What s the best strategy to get hired as a firefighter?  I was asked this by a prospective firefighter today.  He asked if it would be more beneficial to pursue his EMT – intermediate or go to a fire academy and get his firefighter 1 and other basic certifications.  I listened as he explained the pros and cons of each, and then explained that if he wanted to get hired soon, he should go for the intermediate.  There are 2 reasons for this.  MANY departments will put new firefighters through their own academy.  Secondly, having the intermediate makes you an advanced life support provider.  This makes you extremely marketable.  In the last 10 years many departments have moved to mostly ALS units.  The natural turnover and specialized education of intermediates and paramedics usually means high demand for als provides.  So if you’re looking for a great way to get a job as a firefighter, go get your emt intermediate, or go big and get your paramedic.

When I was a new fire lieutenants the best piece of advice given to me was to “keep your head”.  What on earth does that mean?  It means you’re going to encounter situations in which you’re not sure what to do.  Keeping your head means understanding your role.  As a fire lieutenant your job is to bring a sense of calm to a chaotic situation.  If you panic, your crew will panic, the bystanders will panic, the next in company will panic, so on and so forth.  In some cases just making a decision is half the battle.  It doesn’t have to be a perfect decision.  The fact that you are doing something vs standing outside panicking, is going to go a long way.

Daren, recently purchased our fire officer interview questions e-book in preparation for his lieutenant oral board.  After his interview he emailed us telling us our guide had 7 of his 10 questions in it.  This was one that was not in our guide, but is now.  Its a great question and allows the panel to gain insight into a candidates thought process on risk/reward and safety.

You arrive to a single story single family residential home with light smoke showing from basement windows.  The basement windows have metal security bars over them.  The fire appears to be in the incipient stage and there is not an exterior stairwell.  What will you do?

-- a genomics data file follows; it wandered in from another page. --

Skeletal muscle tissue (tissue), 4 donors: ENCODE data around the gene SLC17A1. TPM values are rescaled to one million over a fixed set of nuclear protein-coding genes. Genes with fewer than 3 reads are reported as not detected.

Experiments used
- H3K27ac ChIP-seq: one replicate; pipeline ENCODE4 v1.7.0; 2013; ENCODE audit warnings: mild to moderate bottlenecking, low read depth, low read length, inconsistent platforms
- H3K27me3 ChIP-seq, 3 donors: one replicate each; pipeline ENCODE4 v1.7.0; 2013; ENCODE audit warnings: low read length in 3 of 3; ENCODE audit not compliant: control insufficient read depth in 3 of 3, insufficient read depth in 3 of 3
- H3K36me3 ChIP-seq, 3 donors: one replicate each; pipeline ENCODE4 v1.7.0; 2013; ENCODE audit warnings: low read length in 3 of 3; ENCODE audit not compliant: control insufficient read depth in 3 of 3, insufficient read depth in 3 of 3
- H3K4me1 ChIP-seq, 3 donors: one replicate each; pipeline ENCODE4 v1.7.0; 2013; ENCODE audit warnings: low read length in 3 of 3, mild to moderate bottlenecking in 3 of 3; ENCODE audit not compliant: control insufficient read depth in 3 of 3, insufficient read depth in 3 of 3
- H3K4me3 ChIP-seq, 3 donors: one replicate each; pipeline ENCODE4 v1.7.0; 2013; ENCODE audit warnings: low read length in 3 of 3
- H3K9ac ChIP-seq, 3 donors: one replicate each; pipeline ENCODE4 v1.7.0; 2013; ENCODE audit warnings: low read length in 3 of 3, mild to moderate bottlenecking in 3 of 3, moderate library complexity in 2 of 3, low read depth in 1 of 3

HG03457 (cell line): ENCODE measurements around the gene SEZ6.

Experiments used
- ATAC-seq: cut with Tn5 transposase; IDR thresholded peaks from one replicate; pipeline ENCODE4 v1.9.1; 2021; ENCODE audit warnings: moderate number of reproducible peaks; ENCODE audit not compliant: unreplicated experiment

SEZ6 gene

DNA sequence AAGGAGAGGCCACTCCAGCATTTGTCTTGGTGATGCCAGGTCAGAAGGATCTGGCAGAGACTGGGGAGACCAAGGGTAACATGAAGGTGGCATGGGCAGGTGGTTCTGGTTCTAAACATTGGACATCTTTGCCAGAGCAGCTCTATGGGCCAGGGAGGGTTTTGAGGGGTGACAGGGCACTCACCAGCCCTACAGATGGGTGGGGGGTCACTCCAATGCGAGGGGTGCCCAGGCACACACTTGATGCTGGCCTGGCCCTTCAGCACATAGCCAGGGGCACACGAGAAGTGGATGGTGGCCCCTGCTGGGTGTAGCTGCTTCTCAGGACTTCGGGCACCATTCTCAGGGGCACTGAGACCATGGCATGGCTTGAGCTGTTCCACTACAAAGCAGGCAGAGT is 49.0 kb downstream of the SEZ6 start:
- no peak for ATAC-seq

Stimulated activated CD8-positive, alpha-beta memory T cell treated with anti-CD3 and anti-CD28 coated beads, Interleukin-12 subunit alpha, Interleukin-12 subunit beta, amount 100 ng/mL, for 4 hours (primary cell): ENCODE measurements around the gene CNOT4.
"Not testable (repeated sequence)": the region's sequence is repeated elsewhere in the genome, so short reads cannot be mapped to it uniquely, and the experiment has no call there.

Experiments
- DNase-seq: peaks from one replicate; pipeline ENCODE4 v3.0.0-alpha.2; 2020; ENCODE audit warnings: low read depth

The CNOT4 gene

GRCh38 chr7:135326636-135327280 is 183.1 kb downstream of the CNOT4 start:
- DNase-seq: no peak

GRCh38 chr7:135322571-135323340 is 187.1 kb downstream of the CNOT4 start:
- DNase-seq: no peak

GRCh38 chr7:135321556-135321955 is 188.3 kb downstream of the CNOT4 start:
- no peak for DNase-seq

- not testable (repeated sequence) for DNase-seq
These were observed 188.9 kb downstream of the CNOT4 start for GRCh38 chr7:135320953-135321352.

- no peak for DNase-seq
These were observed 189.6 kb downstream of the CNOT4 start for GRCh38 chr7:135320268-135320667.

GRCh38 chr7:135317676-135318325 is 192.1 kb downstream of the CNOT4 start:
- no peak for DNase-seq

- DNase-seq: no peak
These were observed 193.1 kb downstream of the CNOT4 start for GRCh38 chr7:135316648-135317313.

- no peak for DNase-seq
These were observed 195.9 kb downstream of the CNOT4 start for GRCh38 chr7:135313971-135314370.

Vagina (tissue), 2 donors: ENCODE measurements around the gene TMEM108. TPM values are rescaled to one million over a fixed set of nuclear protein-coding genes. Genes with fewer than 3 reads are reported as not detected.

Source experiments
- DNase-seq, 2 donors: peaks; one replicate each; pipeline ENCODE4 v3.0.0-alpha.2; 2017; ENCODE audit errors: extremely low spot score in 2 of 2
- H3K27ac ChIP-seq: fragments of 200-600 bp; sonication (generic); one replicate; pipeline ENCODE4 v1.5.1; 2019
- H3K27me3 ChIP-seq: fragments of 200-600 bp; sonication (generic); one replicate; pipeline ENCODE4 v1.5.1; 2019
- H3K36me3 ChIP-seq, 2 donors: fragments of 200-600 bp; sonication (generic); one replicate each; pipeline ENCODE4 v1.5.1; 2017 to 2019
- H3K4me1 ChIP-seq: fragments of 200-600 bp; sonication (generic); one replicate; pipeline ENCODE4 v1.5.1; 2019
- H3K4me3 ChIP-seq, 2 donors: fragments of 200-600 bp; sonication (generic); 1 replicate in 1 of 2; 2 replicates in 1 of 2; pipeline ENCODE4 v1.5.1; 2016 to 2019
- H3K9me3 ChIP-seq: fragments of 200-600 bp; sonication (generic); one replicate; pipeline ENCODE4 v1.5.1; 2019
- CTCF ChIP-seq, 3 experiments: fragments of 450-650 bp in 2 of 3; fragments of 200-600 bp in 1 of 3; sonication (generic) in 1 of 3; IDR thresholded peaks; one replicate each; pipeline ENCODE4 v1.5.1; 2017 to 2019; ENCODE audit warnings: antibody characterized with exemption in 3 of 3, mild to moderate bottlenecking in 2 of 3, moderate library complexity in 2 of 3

This is a great interview question that has to be answered carefully.  It presents a picture of a small fire in the basement that should be easy to handle.  The point of this question isn’t to see if the candidate has his strategy and tactics down, but rather his view of safety.  If he makes an offensive attack, will he have a secondary means of egress?  Is this allowed within your department’s SOPs?  The panel will watch for a risk/benefit analysis, a careful size-up, and a plan to operate safely.  A defensive attack is acceptable in this case as long as no life hazard can be confirmed.  However, the most appropriate answer is to have a RIT in place, and a truck crew working on removing the bars when the attack begins.  Either way, as long as the candidate mentions the security bars as his concern the panel will most likely be happy.  Yes, this question has been added to our Fire Officer interview questions e-book.

We have updated the firefighter job listing.  We added 5 new departments for California.

Updated website

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Welcome to the updated We have converted our site into a blog. All of your favorite pages are still available. The firefighter job listing is by far our most popular page, and can be found on the right side of your screen. We will continue to update the listing as often as possible. Our goal is to prepare you for the firefighter entrance exam, and future promotions. Feel free to look around and provide your feedback.